Verrocchio: Master of Leonardo | Interview with Exhibition Curator Professor Francesco Caglioti

July 3, 2019 | by

Until July 14, the rooms of Palazzo Strozzi in Florence host Andrea del Verrocchio: Master of Leonardo, the first monographic exhibition ever dedicated to the artist. It is a one of a kind show, displaying over 120 works lent by the most important museums worldwide in two exceptional locations: Palazzo Strozzi (rooms 1 to 8) and the Museo del Bargello (rooms 9 and 10). The project’s advanced level of research and the involvement of primary art institutions pay homage to the exhibition’s protagonist. Active in the third quarter of the fifteenth century as a sculptor, a painter and a goldsmith, Andrea del Verrocchio run one of the most successful workshops in Florence, vaunting pivotal artists among his pupils: Domenico del Ghirlandaio, Bartolomeo della Gatta, Lorenzo di Credi, Pietro Perugino, perhaps Sandro Botticelli, and, obviously, Leonardo. One of the two exhibition curators, Professor Francesco Caglioti, gives us a closer look into such an ambitious project.

 

Andrea del Verrocchio, Madonna and Child, c. 1470, tempera and oil on panel, 75.5 x 54.8 cm. Berlin, Staatliche Museen, Gemäldegalerie ©Staatliche Museen zu Berlin, Gemäldegalerie / Christoph Schmidt

The exhibition Andrea del Verrocchio: The Master of Leonardo reveals the pivotal role Verrocchio played in shaping the arts of Florence during the time of Lorenzo the Magnificent and the following decades. It has taken a long time for Italian scholarship to acknowledge the importance of Verrocchio’s impact on Florentine art. An updated monographic publication on the artist was published in 2005 by Dario A. Covi (Andrea del Verrocchio: Life and Work), and this year’s show at Palazzo Strozzi is the first monographic exhibition ever dedicated to Verrocchio. Why has it taken so long for such a project to finally come alive?

The reasons are many and intricated. I will therefore try to pinpoint the most essential ones. The first reason is that it is not easy to present a monumental master of the past in the closed space of a museum. Several of Verrocchio’s major masterpieces remain today in their original locations, often outdoors, and cannot be moved. One can think of the two Medici tombs in the Church of San Lorenzo in Florence, the Equestrian statue of Bartolomeo Colleoni in Venice, and even the small silver Beheading of Saint John the Baptist, today at the Florence Museo dell’Opera del Duomo, whose loan we avoided asking in order to respect its original context, i.e. the old altar cover for the Florentine Baptistery. In the exhibition catalogue, we underline how Verrocchio’s artistic genesis is indebted in the work of both Donatello and Desiderio da Settignano. It was possible for us to show the relationship between Verrocchio and Desiderio because of the small dimensions of some works by the latter and early works by the former. On the contrary, we could not show Verrocchio’s relationship with Donatello due to lack of space and the excessive dimensions of the woks we would have needed. Secondly, a detailed exhibition on Verrocchio could only have been organized in Italy, where the Museo del Bargello hosts the biggest corpus of autograph works by the master indoor. Yet, Italian scholars of the last century paid little attention to Verrocchio, leaving the study of this master to scholars from other countries. In the past thirty or forty years, Italian scholarship has renewed interest in Verrocchio’s work and the Florentine early Renaissance, thus opening up the possibility to eventually make such a project come true. Thirdly, Verrocchio has so far enjoyed a curious critical fortune, mostly shaped by Giorgio Vasari’s diminishing judgement. In his Vite, in the foreword to the life of Verrocchio, Vasari documented Verrocchio’s function as the master of Leonardo and other artists, yet he did not pinpoint his pivotal role in shaping an entire artistic era, that of Lorenzo the Magnificent. Consequently, there has never been a scholar interested in presenting Verrocchio as an absolute protagonist of his time, as, instead, me and Andrea de Marchi have done in this show.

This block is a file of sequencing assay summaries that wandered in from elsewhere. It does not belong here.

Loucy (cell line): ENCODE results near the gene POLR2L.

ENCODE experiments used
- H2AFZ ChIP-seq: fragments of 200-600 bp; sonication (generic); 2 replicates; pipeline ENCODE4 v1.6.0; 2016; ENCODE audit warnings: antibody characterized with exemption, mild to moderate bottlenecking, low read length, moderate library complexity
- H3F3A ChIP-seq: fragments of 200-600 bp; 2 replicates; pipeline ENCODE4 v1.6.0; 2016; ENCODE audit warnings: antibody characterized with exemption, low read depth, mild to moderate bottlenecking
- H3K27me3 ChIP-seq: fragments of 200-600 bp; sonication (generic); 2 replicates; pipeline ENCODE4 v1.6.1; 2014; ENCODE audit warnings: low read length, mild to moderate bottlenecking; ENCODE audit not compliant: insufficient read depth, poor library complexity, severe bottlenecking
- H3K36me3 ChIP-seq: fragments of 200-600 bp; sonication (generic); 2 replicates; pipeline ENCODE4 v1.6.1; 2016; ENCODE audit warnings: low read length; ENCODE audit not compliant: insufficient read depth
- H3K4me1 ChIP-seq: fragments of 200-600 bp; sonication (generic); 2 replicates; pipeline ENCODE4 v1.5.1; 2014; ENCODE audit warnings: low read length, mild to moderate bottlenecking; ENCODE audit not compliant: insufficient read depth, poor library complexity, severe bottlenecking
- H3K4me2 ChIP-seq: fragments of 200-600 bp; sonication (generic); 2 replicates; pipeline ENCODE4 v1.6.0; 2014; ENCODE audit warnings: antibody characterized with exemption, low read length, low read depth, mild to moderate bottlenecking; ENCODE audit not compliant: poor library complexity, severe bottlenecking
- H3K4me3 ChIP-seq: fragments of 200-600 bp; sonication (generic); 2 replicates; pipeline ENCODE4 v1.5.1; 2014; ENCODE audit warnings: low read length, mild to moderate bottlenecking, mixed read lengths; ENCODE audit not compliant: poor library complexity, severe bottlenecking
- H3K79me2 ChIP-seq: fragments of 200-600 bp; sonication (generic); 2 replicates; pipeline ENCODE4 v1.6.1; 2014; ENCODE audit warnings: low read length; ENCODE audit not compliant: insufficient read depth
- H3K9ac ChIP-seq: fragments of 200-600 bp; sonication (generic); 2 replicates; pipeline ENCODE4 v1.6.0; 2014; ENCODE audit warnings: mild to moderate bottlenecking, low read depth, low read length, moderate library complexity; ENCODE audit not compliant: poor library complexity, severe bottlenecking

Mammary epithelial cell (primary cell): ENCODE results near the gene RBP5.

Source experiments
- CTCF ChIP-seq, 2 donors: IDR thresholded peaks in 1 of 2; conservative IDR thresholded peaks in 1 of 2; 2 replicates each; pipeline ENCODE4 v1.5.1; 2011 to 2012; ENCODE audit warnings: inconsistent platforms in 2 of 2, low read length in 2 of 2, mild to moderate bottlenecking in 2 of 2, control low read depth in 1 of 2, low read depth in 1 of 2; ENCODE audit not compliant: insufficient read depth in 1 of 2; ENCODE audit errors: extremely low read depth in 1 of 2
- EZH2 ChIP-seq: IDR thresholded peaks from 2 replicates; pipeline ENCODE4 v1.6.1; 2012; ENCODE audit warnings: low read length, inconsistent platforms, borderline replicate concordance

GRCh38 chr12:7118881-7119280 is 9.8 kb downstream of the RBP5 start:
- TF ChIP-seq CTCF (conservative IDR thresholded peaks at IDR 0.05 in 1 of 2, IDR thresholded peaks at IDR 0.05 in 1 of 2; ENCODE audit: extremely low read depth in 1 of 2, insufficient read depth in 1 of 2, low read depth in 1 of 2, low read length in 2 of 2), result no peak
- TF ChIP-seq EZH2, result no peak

What was the most significant legacy that Verrocchio left to Florentine art and, was there a legacy outside of Florence?

Verrocchio’s legacy was incalculable. Verrocchio has probably been the father of the Modern Manner, allowing it to happen by directly training his pupils, such as Leonardo, and indirectly influencing artists, such as Ghirlandaio and Perugino, who later became the masters of Michelangelo and Raphael respectively. Verrocchio’s legacy outside of Florence was also enormous, spreading especially throughout central Italy, even reaching remote areas of Abruzzo. In order to document it, we would have needed more works on display, more space, and a longer catalogue, thus risking to lose or bore that part of the public usually interested in a blockbuster exhibition such as ours.

 

Andrea del Verrocchio,
The Virgin and Child with Two Angels, c. 1471–2, tempera on panel, 96.5 x 70.5 cm. London, National
© The National Gallery, London

The exhibition seems to focus its attention primarily on the reception of Verrocchio’s innovations in the works executed by his pupils. Something the show seems to explore less is the reciprocal influence between sculpture and painting within Verrocchio’s own work.